Therefore if there is any encouragement in Christ, if there is any consolation of love, if there is any fellowship of the Spirit, if any affection and compassion, make my joy complete by being of the same mind, maintaining the same love, united in spirit, intent on one purpose. (Philippians 2:1-2)
Joy is a firm confidence that all is well regardless of the circumstances. God is the source of joy, and God is the object of joy. We’re joyful because God is who he says he is, and that means we can trust him, fully relying on his guidance and provision through any circumstance. Our joy isn’t circumstantial, because our faith isn’t circumstantial. We’re joyful because of God but also with God. As we live close to God, we experience life with the glimpse of his perspective. Because God has the big picture, we can trust there is always hope, and if nothing else, we can find joy in hope.
We can always find joy in love. The two are inextricably woven together. Just as God is the source and object of joy, He is the source and object of love. In today’s verses, the focus of love and joy is on unity. God says that as we remain united in His love, we have complete joy. Remember joy isn’t simple happiness or pleasure; it’s deep-seated. It’s confidence. Unity in God’s love, which is also unity in God’s Spirit and purpose, stirs joy, and it bubbles up, fills, and overflows around us. We don’t maintain unity in love for ourselves. We do so to honor God. In the process, we share in His joy.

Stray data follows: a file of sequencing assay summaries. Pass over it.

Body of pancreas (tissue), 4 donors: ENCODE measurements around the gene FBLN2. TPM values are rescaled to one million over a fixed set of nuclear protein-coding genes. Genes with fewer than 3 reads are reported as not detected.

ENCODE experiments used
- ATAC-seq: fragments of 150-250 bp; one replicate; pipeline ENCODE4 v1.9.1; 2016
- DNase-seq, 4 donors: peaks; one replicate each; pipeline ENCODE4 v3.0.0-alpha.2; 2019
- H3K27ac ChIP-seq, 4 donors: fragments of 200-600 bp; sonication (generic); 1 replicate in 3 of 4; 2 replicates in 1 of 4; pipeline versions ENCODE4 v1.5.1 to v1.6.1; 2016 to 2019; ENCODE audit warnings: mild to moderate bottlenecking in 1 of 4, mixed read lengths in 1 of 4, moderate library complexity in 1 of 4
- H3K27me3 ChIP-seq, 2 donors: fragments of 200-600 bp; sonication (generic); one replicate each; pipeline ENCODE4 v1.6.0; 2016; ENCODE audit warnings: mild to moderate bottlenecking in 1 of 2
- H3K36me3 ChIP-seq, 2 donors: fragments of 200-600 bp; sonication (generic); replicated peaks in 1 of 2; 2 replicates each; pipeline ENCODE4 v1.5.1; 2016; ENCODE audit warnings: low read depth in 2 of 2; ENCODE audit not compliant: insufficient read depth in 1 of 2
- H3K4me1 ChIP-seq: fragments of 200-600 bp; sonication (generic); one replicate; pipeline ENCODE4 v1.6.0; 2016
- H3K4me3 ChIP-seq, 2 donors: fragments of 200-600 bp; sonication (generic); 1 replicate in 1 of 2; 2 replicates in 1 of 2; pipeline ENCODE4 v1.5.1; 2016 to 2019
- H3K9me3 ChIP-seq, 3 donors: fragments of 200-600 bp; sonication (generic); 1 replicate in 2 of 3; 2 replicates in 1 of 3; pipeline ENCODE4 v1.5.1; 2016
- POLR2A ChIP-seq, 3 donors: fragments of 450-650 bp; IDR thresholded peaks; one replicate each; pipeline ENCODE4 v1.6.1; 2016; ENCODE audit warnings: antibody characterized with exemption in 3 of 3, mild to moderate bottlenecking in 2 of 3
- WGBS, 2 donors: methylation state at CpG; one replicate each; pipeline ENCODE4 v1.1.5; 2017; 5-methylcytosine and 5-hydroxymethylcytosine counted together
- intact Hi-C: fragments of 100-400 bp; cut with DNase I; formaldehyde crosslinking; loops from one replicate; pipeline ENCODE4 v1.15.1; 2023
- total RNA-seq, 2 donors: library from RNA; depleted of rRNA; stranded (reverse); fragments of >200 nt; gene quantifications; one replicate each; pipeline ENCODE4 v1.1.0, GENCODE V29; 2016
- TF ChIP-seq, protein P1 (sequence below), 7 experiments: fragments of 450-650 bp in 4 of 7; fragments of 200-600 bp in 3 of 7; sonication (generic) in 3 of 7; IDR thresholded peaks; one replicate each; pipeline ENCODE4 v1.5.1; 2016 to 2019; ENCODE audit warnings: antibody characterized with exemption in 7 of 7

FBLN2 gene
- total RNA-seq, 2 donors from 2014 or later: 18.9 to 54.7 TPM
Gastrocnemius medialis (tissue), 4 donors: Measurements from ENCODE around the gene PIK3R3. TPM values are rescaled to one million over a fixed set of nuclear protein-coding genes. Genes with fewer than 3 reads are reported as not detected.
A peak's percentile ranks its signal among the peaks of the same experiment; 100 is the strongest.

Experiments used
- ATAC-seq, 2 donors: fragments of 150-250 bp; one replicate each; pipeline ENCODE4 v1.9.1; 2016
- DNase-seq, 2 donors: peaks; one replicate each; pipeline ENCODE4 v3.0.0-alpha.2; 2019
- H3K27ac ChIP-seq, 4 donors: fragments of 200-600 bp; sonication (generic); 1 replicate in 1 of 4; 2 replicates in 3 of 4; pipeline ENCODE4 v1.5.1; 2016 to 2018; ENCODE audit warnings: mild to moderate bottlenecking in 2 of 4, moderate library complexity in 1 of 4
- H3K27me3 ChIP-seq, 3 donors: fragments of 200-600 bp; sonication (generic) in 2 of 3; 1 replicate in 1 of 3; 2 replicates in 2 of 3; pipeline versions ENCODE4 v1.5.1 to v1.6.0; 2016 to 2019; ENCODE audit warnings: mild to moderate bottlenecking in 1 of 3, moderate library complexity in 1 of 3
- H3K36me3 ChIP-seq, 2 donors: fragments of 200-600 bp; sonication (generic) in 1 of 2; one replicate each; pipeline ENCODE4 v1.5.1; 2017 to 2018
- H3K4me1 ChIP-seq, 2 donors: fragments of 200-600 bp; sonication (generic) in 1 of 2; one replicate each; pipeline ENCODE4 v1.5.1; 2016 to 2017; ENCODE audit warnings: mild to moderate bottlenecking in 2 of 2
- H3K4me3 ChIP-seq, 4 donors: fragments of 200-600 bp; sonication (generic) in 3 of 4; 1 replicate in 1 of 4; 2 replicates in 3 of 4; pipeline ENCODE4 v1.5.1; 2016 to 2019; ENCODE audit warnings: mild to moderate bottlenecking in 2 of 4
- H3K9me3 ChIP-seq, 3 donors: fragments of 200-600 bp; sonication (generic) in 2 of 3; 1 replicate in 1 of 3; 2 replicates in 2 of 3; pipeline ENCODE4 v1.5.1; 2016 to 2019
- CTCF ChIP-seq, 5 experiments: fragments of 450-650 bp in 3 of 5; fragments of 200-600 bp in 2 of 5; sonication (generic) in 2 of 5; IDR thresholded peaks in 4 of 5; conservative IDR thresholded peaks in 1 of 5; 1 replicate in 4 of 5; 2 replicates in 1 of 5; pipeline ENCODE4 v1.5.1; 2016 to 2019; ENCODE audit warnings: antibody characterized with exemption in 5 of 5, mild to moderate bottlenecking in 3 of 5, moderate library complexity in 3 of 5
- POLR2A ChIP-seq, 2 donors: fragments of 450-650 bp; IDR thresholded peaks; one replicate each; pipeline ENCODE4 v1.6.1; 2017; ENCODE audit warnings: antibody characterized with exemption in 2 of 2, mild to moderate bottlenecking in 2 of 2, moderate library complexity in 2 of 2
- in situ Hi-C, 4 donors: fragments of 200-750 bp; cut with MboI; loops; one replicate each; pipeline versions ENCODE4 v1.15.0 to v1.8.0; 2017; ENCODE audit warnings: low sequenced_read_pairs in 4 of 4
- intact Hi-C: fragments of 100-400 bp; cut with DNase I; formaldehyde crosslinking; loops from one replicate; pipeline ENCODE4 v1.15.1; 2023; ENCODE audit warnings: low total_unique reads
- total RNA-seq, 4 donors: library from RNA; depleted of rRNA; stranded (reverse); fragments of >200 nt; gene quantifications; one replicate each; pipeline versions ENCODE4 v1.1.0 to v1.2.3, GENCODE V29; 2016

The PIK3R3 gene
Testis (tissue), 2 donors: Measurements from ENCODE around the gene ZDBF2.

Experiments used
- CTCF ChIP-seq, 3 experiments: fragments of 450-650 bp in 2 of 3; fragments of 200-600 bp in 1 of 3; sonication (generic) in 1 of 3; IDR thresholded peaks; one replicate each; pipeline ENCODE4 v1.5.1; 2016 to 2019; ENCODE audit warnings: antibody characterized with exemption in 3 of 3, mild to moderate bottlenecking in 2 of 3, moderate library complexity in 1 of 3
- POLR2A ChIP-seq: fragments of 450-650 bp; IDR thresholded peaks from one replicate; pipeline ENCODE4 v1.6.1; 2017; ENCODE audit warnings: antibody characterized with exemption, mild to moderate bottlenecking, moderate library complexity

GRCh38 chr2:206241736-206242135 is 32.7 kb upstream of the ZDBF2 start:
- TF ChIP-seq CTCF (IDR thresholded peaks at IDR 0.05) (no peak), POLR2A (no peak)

Consider some of the words included in these verses: encouragement, consolation, fellowship, affection, compassion. Do these words characterize Christian community? Is everyone who you know to claim to be a follower of Christ living in and with all of these characteristics? Is the Christian community as a whole characterized by these things?
Of course, we want to be able to give a resounding, “Yes!” But it’s not the truth. Sometimes we have a skewed view of unity. We think it means we have to look and be the same. We get unity confused with uniformity. God created us as individuals, and He fosters personal relationships with each of us. We are different, yet united.
In our unity, we celebrate our differences. With our differences, we strive toward unity. We don’t need to respect others’ differences just because they’re different. Instead, we respect people because they’re created by God. We don’t have to accept every difference, because not every difference is God-given. We measure each difference with God’s guidelines, then respond with His love, which includes encouragement and compassion as well as discipline and accountability.
The same applies to similarities. We might connect with somebody who is similar to us, but what if we’re similar in ways that aren’t God-honoring? Unity includes a willingness to extend and accept encouragement, compassion, discipline, and accountability. Unity involves trusting God enough to let Him work through others in our lives—using His standards—not mine, a friend’s, or society’s.
It takes effort to confront along the path toward unity. It takes effort to understand someone’s perspective and extend compassion. It takes effort to accept and offer forgiveness. It’s easy to find turmoil and dissension. The effort toward unity is worth every bead of sweat and minute of time, furthering the gospel and maintaining unity in our relationships. In it, we find complete joy.
Dear God, I know You strive toward unity. You long for unity. You want Your body of believers to wrestle through the messiness of relationships to come out closer to You at the end of each struggle. It’s difficult, but You already know that. I am going nowhere that You do not know or You have not been. I am so thankful for Your insight as well as Your investment. You care. You want me—and others—to experience Your complete joy. I commit myself to coming together with others in Your name to love You and others and to honor You with our pursuit of unity in community.